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Discussion Starter #1
Or do you even have one? Same people sell at 2x their cost, some 10x. How did you guys / gals go about determining yours? I know this varies widely based on market demographics / targeting, but it's interesting to see.
 

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the price is the value of the item in $dollars.

you need to be the judge of what the value of the item is according to the demand in your market sector.

retail chains market it up 3x (general example), thats because they buy it cheaper.

 

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First, you have to determine how much it's going to cost in material & labor for each item. Then, it's probably just gauging your competitors and your demographic.
 

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We basically decided based on the average prices other shirt stores well selling at. We knew we couldn't make a profit competing with the cheapest stores, and we didn't have the brand recognition or fancy full-sized designs to charge alongside the more expensive stores, so we took the middle ground.
 

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Back in the dark ages I had a business class in college. On the first day we were told to charge the highest possible price we could get. While that sounds mean and a way to rip off your customers it is what every business should do. Now later on in the class we were told about pricing to keep competition from stealing our market share, but this should get the point across.

Size up your customer and charge the appropriate price to close the deal and keep them from shopping your price around. That would be a fair and justified price.
 

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Discussion Starter #6
binki said:
Back in the dark ages I had a business class in college. On the first day we were told to charge the highest possible price we could get. While that sounds mean and a way to rip off your customers it is what every business should do. Now later on in the class we were told about pricing to keep competition from stealing our market share, but this should get the point across.

Size up your customer and charge the appropriate price to close the deal and keep them from shopping your price around. That would be a fair and justified price.
Haha, well times have definitely changed since "the dark ages". Though I would agree with your bottom statement.

I know some small businesses with use a multiplier, in which they have calculated various costs etc., to determine the final retail price. I'd like to keep all of my items around the same profit margins, so I might use this technique as well. Though it has to be pretty well thought out, as you don't want to break out of your pricing segment of course.
 

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Consider the following examples.

Apple Computer - Premium price, loyal following, high profit margins on hardware, PC vendors, low profit margin on hardware, depend on volume

Software Industry - Borland introduces $99 pricing for software packages that cost $900 up to that point. Result? WordPerfect goes out of business. ParcPlace charges $10,000 per seat for Object oriented development software. Java comes out for free with a similar product. Result? Java is a standard and Parc is out of business.

Auto Industry - Toyota Motor Sales keeps taking market share while raising prices each year. US automakers loosing share even though they offer huge discounts.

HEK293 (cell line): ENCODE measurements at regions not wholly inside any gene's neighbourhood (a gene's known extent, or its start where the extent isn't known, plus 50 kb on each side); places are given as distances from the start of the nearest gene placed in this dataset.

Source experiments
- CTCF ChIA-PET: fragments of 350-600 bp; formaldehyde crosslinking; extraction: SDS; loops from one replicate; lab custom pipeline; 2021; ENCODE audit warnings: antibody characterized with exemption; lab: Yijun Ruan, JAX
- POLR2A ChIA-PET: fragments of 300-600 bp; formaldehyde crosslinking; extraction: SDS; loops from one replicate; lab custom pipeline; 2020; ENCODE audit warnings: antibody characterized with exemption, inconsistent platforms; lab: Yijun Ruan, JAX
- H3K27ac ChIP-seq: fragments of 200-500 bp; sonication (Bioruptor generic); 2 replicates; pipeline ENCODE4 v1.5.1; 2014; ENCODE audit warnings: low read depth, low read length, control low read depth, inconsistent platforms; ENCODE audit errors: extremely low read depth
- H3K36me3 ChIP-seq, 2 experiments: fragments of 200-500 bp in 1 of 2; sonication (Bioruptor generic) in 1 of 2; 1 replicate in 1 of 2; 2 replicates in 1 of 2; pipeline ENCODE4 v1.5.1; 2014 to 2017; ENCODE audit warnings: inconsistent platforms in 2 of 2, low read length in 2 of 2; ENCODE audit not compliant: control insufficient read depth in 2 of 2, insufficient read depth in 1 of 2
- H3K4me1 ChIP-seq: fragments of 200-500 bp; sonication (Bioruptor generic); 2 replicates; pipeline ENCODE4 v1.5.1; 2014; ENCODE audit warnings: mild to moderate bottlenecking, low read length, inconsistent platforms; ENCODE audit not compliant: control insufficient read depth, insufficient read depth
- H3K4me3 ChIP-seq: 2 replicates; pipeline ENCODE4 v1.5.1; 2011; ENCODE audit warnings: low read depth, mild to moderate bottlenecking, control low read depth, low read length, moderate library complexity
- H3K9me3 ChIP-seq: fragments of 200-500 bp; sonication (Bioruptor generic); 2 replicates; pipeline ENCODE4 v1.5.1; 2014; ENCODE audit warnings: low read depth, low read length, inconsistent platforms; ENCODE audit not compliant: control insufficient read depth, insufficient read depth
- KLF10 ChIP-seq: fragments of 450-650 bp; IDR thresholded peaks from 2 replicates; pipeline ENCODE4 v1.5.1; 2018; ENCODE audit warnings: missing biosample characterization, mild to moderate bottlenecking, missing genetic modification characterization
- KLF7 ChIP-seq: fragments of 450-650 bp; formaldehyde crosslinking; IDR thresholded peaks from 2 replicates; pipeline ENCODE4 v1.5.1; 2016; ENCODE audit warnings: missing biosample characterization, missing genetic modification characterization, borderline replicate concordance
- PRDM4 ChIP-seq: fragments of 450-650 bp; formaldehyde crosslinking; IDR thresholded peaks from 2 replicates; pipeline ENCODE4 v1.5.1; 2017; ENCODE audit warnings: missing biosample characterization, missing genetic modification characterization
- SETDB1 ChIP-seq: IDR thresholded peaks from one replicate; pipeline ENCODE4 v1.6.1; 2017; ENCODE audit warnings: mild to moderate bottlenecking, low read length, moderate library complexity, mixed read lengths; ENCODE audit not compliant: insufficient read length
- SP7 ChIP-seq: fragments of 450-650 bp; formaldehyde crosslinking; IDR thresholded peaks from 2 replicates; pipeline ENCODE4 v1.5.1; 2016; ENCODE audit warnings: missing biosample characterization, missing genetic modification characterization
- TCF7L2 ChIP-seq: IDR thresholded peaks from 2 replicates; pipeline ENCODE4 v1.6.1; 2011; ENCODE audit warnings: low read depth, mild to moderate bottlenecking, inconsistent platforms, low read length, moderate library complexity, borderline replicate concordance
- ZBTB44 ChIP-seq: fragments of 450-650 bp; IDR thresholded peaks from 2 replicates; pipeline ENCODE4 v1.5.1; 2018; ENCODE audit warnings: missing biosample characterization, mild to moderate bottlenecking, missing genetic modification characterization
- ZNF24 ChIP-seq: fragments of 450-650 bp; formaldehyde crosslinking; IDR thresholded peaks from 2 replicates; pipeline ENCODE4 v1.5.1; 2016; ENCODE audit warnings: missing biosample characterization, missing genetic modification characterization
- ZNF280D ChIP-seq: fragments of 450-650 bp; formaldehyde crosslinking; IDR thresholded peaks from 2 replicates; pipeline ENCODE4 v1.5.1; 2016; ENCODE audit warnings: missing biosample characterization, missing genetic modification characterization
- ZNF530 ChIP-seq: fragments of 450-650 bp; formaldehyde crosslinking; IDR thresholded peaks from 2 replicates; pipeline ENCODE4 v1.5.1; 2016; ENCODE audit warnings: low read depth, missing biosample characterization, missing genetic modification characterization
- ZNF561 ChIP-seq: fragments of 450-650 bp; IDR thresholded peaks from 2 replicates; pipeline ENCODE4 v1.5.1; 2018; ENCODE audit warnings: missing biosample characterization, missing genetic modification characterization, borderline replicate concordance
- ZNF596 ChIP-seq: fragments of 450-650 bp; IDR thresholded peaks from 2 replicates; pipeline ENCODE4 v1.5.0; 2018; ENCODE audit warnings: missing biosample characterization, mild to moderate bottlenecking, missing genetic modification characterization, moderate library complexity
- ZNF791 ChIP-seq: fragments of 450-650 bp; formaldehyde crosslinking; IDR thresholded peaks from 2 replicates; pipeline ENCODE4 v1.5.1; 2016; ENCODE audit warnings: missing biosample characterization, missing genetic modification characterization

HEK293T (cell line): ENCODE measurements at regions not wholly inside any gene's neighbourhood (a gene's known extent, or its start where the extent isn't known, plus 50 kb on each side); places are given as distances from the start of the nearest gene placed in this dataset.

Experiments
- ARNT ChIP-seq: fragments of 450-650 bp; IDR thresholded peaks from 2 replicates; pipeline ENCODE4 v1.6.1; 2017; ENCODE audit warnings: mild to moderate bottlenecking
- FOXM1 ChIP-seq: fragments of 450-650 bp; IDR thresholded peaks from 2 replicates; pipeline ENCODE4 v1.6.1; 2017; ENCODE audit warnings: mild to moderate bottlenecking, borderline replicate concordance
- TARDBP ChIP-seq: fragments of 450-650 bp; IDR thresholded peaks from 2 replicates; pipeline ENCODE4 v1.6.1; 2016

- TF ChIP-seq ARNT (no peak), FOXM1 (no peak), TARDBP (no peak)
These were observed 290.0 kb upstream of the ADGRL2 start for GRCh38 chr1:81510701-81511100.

So here I have 2 examples of premium pricing and one of discount pricing that affect the market. From these examples perception is king. Why do people pay more for Apple hardware and software? Why do people buy Toyotas? Why didn't people keep buying WordPerfect? The answers to these will help in your pricing.

So back to tshirts and related items. You may have situations where someone needs something yesterday. If no one else will fill the order then you can charge more. Why? Because they want the product and are willing to pay for the short notice especially if you are the only game in town.

Where else can you charge more? Smaller orders. Some shops have minimum orders. If you can go below that minimum yourself then you can set a price a little higher and stick with it.

If you want to have a formula to price your products that is fine, we do it also. We also charge more for rush orders and difficult to fill orders because we can.
 

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For T-shirts I think design is what sells the product. T-shirts are all basically similar Ok for sure there are differently qualities of garments but it's what you put on them that sells them. What sells Ipods? there are many similar players that function as well but people buy Ipods for the design. The same reasoning applies to T-Shirts I would rather pay $34 for Obey than $10 for a similar garment with a graphic that sucks, thats a $24premium for the graphic. To get the premium price go for excellence in design everytime.
 

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Discussion Starter #10
I wasn't necessarily disagreeing with you. You should always price your products or services at the highest price that the market will bear / support, that makes sense.

I might have skipped over the "...that you can get" part, hence while I disagreed at first.
 

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I had a few agendas I wanted to fill when it came to pricing. The first is that being a guy who wears a 4X I get tired of having to pay six or seven dollars more for the same basic shirt, so I wanted to put a stop to that nonsense. The second was that since I would be selling at conventions, face to face with the public, I wanted a customer to be able to hand me a $20 bill and get change back, that way they feel like they’re getting a deal. The third is that I checked out my main completion and what they sell for and then I wanted to undercut them. Put these three factors together and I sell each and every shirt for $17 no matter the style of the shirt, the size of the shirt, or how much I paid for the shirt. The only time I adjust prices is when I sell wholesale because I know they’re going to price according to the industry standard I am avoiding (in other words I’ll sell a 4X for more than an XL when it comes to wholesale).